It’s dispiriting, even 150 years later, to read how willingly the Richmond press parroted Davis’ deceitful talking points. It’s also disheartening to see how many newspapermen and ex-newspapermen on both sides of the Mason-Dixon Line were involved in this ill-fated episode—and how inaccurate and unhelpful they were. The New York newspapers, including the New York Times, were not mere bystanders in the undermining of the peace talks. Activist and partisan, the press of the day rarely seemed to make a positive contribution. James Conroy, whose son is a political writer (he works for RealClearPolitics), takes no apparent joy in this—indeed he doesn’t point it out explicitly.

On a more uplifting note, the eloquence of Southern senators (and Northern generals) rubbed off on Conroy. He captures the essence and nobility of Grant in two exquisite paragraphs and paints evocative descriptions of the main players throughout this book. Yet this is a story in which good intentions did not carry the day. The reason, mainly, is that elected officials, special interest groups, and the news media could not manage to escape their parochial concerns—could not put themselves in their adversary’s positions.

One of the most incredible developments at the time was a scheme floated to the Southern leaders, and swiftly embraced, that envisioned having the Union and Confederate armies join forces to invade Mexico—for the purpose of ridding this hemisphere of the French, who had established a foothold there under Napoleon III. This insane idea was a non-starter with Lincoln, but was embraced by men who should have known better: Lincoln had come to prominence in Congress opposing an invasion of Mexico.

There are lessons here for our time, too. The Republican Party in 1864-1865 was split between moderates and a dominant wing called Radical Republicans. (“Jacobins,” some people called them, in honor of the execution-mad leaders of the French Revolution.) Just as modern-day GOPers find Ronald Reagan insufficiently conservative, Radical Republicans equated compromise with treachery. There were two kinds of Democrats, too. The first were moderates who reluctantly went along with war. The second type, at least in the North, were so-called “Peace Democrats.” Apologists for the war, and for the South, they wanted peace more than union—and certainly more than abolition, which they opposed. “Copperheads,” Republicans called them. What united the Democrats was not principle: Situational ethics was their calling card; mainly they wanted to win elections.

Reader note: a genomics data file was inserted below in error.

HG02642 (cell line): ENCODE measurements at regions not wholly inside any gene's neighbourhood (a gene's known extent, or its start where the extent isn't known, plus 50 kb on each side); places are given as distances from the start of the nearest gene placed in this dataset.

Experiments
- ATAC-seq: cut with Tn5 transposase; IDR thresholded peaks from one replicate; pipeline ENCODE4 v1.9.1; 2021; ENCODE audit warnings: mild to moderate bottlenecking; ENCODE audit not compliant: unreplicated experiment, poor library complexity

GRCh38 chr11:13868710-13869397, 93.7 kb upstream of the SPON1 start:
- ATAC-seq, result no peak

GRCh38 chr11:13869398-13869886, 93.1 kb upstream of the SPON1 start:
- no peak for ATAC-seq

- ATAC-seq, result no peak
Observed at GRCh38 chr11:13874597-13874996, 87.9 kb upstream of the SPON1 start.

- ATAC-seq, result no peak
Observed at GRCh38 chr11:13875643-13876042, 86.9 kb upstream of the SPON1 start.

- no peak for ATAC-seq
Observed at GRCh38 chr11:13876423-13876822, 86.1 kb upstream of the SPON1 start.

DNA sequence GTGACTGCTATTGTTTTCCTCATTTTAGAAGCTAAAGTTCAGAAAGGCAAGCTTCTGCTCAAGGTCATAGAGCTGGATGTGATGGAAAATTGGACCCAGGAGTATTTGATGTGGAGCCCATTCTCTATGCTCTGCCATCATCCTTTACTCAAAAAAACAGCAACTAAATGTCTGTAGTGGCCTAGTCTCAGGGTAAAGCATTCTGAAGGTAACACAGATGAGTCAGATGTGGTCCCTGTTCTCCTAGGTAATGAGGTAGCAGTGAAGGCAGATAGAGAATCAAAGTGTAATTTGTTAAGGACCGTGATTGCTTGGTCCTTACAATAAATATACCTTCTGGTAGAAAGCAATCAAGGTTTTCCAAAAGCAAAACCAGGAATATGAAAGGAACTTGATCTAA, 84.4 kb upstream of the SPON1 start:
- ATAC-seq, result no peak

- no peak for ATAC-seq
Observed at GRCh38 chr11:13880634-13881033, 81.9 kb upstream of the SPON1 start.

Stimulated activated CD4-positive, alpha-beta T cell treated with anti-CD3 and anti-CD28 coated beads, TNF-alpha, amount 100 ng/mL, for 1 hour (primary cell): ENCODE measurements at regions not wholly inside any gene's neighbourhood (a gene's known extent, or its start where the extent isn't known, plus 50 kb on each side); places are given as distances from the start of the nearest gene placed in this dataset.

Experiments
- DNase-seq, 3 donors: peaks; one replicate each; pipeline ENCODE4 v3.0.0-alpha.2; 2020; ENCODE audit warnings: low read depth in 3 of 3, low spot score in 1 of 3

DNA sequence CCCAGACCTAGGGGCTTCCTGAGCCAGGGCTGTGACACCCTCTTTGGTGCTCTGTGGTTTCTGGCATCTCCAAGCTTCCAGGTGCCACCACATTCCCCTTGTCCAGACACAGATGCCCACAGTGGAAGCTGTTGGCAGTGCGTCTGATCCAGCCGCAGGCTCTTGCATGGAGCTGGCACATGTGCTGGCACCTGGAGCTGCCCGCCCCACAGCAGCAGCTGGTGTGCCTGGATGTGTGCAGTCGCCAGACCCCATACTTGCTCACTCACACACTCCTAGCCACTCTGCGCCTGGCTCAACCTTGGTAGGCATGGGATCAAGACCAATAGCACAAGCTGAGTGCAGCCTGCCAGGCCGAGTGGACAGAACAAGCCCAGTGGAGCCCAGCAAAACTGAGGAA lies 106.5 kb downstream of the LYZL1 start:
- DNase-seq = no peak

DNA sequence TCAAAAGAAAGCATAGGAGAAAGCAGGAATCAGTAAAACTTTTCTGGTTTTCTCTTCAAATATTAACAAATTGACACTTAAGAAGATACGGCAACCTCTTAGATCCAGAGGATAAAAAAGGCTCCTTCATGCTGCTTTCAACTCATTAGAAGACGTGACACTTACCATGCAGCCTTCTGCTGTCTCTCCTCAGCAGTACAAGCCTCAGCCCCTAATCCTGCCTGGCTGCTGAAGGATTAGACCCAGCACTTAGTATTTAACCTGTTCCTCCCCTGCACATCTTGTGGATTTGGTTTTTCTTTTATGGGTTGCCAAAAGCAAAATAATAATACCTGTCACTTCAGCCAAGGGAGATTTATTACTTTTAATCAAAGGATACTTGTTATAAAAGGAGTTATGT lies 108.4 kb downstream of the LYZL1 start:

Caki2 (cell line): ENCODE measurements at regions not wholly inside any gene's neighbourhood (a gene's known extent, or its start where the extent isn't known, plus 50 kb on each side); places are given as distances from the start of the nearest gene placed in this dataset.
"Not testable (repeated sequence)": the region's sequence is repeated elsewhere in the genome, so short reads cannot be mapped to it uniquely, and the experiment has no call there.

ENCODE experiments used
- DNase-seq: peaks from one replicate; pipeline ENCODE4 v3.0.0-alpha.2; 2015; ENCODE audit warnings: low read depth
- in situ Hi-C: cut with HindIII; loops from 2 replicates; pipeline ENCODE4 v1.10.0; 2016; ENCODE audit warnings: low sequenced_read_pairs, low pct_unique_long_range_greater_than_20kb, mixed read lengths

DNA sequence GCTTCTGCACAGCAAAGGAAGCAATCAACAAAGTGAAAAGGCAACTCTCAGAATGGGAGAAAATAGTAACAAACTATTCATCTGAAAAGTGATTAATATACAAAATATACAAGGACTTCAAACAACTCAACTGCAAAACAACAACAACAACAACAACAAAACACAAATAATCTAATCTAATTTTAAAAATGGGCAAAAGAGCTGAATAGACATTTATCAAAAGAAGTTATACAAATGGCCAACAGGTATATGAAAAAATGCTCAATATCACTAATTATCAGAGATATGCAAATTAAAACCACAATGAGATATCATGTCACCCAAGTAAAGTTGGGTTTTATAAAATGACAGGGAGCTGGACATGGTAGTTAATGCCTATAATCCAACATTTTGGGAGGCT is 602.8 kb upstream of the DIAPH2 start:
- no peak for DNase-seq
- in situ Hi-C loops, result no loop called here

On January 19, 1865, a dashing young Confederate officer named John Pegram was married in St. Paul’s Church in Richmond. A West Point graduate, Pegram had followed Lee into the Confederate army and risen through the ranks to become a general. His new wife was a Baltimore-born beauty named Hetty Cary. Among the wedding guests were Jefferson Davis and his wife, Varina. Less than three weeks later, while defending his hometown of Petersburg, Gen. Pegram took a bullet in the chest. He died, as James Conroy notes, in the arms of a wedding guest, a young Confederate colonel, who looked up at the sound of a carriage rolling by. It was Hetty, heading to the honeymoon cottage, not knowing she was already a widow.

As Grant’s army closed around him, Jefferson Davis took it on the lam. Before he left, he gave Varina a pistol and told her to use it if she needed to defend her honor. That wouldn’t prove necessary, but on May 10, a month after Appomattox and three days before the worthless Battle of Palmito Ranch, Jeff Davis resisted being apprehended—and two soldiers died needlessly while arresting him.

That men like Lee and Longstreet had to report to histrionic zealots like Davis and Judah Benjamin calls into question democracy’s bedrock principle. Then again, the North had Lincoln. We could use him now. 

Carl M. Cannon is the Washington Bureau Chief for RealClearPolitics. Reach him on Twitter @CarlCannon.